Monday, May 2, 2022

Uses of Tracing Paper

In the new issue of International Artist I went fully 'old school' to talk about some of the ways I use tracing paper.

Tracing paper is a versatile art supply, used for creating transparent image layers. Although there are synthetic materials available, you can still buy various kinds of translucent papers similar to what artists used centuries ago, made from rice, wood pulp or cotton fibers. 


I list the various kinds of tracing paper, and explain how I use tracing paper for refining compositions, working out perspective, making corrections, and have even tried it as a unique drawing surface. 

4 comments:

Paul Sullivan said...

I’ve been working with tracing paper for preliminary drawings all my career. However, the transfer of the tracing paper drawing to the painting surface is always a chore. I’ve been using hand made graphite sheets and recently have gone back to making transfer using indigo NuPastel. This seems more successful. What is your method of transferring?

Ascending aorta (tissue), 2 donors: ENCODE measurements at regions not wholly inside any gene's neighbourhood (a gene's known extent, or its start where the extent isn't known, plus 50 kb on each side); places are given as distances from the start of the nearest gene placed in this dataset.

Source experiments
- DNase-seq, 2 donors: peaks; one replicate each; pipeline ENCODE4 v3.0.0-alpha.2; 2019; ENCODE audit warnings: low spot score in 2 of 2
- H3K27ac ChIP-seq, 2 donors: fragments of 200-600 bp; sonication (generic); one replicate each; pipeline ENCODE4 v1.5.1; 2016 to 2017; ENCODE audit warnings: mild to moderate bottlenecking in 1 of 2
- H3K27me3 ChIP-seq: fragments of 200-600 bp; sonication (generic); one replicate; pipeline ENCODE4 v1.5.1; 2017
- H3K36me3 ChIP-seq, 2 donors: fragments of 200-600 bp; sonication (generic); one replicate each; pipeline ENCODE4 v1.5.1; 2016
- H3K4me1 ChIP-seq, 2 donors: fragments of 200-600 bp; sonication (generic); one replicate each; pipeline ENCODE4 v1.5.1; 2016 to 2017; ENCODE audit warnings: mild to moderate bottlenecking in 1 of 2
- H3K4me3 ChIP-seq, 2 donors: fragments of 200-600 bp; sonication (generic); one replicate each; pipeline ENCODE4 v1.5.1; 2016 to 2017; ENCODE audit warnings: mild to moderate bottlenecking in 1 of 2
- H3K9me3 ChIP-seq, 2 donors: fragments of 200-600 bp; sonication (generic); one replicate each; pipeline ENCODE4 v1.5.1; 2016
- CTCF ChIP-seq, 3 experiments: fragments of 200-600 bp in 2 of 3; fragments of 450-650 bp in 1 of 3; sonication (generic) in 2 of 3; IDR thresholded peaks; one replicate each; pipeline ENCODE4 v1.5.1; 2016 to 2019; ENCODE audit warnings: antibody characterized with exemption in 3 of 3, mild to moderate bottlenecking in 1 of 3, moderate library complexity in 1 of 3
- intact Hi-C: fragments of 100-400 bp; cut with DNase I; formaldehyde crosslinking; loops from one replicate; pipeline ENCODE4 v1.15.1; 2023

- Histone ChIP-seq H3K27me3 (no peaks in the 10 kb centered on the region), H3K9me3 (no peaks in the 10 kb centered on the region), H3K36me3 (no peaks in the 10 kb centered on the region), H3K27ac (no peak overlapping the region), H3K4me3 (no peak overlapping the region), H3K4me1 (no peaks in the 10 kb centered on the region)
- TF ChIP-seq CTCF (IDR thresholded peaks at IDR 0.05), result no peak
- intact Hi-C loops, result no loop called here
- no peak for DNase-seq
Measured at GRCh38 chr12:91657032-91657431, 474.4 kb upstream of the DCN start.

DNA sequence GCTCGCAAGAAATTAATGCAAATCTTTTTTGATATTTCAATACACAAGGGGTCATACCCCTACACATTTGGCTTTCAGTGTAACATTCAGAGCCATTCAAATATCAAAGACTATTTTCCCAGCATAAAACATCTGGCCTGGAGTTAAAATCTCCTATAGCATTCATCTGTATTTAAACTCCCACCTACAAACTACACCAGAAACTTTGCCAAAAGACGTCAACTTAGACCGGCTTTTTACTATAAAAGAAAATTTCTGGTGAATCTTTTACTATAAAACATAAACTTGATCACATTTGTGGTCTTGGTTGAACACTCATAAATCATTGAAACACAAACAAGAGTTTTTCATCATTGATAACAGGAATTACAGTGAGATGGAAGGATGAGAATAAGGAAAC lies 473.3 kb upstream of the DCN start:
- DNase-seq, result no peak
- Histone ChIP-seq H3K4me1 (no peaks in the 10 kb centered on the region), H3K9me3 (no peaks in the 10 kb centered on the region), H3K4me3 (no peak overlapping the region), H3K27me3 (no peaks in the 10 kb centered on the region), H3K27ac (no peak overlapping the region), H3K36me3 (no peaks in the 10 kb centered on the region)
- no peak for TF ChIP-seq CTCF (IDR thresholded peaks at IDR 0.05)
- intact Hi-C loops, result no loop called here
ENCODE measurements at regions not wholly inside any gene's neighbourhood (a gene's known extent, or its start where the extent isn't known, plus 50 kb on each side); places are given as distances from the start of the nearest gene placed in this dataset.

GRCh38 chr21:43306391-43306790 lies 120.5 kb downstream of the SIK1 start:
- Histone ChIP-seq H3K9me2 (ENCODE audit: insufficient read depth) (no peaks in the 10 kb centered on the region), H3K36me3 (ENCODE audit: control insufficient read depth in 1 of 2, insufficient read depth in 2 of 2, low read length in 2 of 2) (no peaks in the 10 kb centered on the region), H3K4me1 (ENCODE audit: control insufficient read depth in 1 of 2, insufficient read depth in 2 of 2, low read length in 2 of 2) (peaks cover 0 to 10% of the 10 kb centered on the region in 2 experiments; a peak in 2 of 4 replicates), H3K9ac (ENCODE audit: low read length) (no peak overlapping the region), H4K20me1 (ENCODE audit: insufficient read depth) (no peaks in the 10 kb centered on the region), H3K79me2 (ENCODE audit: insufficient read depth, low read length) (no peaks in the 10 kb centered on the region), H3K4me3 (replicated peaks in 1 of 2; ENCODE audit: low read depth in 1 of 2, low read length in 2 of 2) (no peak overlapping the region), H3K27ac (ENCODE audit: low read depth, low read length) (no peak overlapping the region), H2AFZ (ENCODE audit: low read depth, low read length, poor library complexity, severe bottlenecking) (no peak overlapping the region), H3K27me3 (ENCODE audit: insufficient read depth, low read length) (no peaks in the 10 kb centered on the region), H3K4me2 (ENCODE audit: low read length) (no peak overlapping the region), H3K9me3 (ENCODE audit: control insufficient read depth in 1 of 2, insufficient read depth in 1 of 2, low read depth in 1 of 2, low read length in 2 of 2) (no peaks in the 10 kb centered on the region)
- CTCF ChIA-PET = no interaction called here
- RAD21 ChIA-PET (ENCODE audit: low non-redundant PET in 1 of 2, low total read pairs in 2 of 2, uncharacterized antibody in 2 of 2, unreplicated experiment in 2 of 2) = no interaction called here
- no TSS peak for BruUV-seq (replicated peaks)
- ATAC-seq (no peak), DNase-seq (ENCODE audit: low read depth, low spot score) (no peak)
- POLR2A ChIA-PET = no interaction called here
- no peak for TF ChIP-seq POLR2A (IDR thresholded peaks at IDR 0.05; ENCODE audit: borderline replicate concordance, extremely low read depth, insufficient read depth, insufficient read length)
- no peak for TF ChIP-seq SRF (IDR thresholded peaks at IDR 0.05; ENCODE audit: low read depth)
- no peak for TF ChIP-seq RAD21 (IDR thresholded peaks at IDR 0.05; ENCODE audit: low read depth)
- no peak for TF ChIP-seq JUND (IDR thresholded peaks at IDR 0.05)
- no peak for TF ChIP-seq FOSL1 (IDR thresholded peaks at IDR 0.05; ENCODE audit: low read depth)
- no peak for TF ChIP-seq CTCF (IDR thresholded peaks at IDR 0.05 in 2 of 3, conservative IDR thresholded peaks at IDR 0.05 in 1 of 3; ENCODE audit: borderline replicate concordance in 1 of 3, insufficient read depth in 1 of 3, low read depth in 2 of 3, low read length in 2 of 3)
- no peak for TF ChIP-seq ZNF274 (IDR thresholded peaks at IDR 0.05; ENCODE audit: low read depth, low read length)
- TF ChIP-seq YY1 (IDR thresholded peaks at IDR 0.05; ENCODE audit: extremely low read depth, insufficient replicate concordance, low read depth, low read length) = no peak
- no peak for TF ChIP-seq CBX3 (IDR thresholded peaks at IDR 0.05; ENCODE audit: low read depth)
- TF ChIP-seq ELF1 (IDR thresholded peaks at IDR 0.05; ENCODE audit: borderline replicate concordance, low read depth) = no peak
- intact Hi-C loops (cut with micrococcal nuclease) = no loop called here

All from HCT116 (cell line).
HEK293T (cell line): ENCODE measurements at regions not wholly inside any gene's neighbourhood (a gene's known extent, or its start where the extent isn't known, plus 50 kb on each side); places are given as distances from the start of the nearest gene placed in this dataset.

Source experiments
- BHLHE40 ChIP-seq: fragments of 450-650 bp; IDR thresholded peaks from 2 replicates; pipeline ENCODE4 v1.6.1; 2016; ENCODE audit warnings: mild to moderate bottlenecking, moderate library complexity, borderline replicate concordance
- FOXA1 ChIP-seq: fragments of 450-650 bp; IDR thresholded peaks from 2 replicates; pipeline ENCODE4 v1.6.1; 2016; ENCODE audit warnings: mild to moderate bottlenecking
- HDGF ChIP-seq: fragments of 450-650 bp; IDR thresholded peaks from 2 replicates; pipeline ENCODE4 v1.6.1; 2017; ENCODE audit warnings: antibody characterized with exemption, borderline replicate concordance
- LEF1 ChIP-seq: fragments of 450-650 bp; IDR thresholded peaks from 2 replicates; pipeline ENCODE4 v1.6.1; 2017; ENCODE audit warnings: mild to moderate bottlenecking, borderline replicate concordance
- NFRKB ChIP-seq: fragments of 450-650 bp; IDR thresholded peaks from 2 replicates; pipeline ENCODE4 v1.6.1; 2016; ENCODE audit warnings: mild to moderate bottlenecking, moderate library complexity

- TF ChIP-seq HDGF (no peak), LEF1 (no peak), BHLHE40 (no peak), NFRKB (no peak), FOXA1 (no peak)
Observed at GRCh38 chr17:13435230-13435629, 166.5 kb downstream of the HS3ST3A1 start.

Mitch M. said...

Hi James,I was wondering if you use a light table to help with tracing and if so, what type/brand? Are they really helpful??

Thanks!

MerylAnnB said...

I love tracing paper and use it often to refine drawings. I was a little perplexed to find that Degas used tracing paper as a ground for mixed media and pastel...and then I discovered that he kept a reference file of figure drawings (horses, too!) and reused these sketches in different combinations...so I gather it was easier to trace them onto tracing paper and then just work on that surface. He was a phenomenal draftsman in his youth, not so much later, but that was primarily a result of his failing eyesight - which makes his use of previous drawings a savvy workaround. And it certainly avoids the transferring issues that Paul mentions! I've done pastels, and I can say that tracing paper would NOT be my first choice for a ground! But I found out that Degas did some of his pastels over gouache on tracing paper...that makes more sense to me. I assume a better quality tracing paper would be called for in this case, (I use Vidalon, which I love for drawing, but not sure of its archival nature...) I'm eager to read this article!

James Gurney said...

Mitch, yes, I use a homemade light table with fluorescent bulbs.

MerylAnnB, thanks for that insight about Degas. I was aware of Dagnan-Bouveret's use of tracing paper, but not so much Degas.

Paul, I use a soft (3B-6B) Graphite pencil on the back of a sheet to transfer it down, and also use Saral white transfer paper if the substrate is dark.